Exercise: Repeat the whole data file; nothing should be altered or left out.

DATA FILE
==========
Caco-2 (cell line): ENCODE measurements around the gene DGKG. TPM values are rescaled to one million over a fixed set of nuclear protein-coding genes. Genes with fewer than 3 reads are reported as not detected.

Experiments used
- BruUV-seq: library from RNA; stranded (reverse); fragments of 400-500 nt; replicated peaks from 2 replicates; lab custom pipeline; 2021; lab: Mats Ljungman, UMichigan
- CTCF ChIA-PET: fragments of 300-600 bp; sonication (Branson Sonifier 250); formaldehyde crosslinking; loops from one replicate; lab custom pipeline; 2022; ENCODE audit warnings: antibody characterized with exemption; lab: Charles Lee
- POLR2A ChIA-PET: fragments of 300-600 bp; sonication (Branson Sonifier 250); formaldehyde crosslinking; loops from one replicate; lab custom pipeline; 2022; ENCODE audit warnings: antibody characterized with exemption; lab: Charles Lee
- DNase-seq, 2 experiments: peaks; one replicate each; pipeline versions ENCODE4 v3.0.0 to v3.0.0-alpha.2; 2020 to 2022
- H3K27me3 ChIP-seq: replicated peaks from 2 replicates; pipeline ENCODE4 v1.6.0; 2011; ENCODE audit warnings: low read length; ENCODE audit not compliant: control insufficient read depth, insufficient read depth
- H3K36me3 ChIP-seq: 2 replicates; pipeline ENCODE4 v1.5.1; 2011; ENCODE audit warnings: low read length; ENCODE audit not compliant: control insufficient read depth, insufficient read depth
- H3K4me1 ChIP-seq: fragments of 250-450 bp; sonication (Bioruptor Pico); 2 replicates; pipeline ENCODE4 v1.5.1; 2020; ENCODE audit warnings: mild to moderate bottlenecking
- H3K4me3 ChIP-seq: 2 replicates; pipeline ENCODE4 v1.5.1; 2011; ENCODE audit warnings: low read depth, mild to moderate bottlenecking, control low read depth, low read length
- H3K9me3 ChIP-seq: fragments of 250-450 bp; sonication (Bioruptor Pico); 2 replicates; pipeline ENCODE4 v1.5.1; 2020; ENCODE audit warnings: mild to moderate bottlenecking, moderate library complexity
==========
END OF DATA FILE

Caco-2 (cell line): ENCODE measurements around the gene DGKG. TPM values are rescaled to one million over a fixed set of nuclear protein-coding genes. Genes with fewer than 3 reads are reported as not detected.

Experiments used
- BruUV-seq: library from RNA; stranded (reverse); fragments of 400-500 nt; replicated peaks from 2 replicates; lab custom pipeline; 2021; lab: Mats Ljungman, UMichigan
- CTCF ChIA-PET: fragments of 300-600 bp; sonication (Branson Sonifier 250); formaldehyde crosslinking; loops from one replicate; lab custom pipeline; 2022; ENCODE audit warnings: antibody characterized with exemption; lab: Charles Lee
- POLR2A ChIA-PET: fragments of 300-600 bp; sonication (Branson Sonifier 250); formaldehyde crosslinking; loops from one replicate; lab custom pipeline; 2022; ENCODE audit warnings: antibody characterized with exemption; lab: Charles Lee
- DNase-seq, 2 experiments: peaks; one replicate each; pipeline versions ENCODE4 v3.0.0 to v3.0.0-alpha.2; 2020 to 2022
- H3K27me3 ChIP-seq: replicated peaks from 2 replicates; pipeline ENCODE4 v1.6.0; 2011; ENCODE audit warnings: low read length; ENCODE audit not compliant: control insufficient read depth, insufficient read depth
- H3K36me3 ChIP-seq: 2 replicates; pipeline ENCODE4 v1.5.1; 2011; ENCODE audit warnings: low read length; ENCODE audit not compliant: control insufficient read depth, insufficient read depth
- H3K4me1 ChIP-seq: fragments of 250-450 bp; sonication (Bioruptor Pico); 2 replicates; pipeline ENCODE4 v1.5.1; 2020; ENCODE audit warnings: mild to moderate bottlenecking
- H3K4me3 ChIP-seq: 2 replicates; pipeline ENCODE4 v1.5.1; 2011; ENCODE audit warnings: low read depth, mild to moderate bottlenecking, control low read depth, low read length
- H3K9me3 ChIP-seq: fragments of 250-450 bp; sonication (Bioruptor Pico); 2 replicates; pipeline ENCODE4 v1.5.1; 2020; ENCODE audit warnings: mild to moderate bottlenecking, moderate library complexity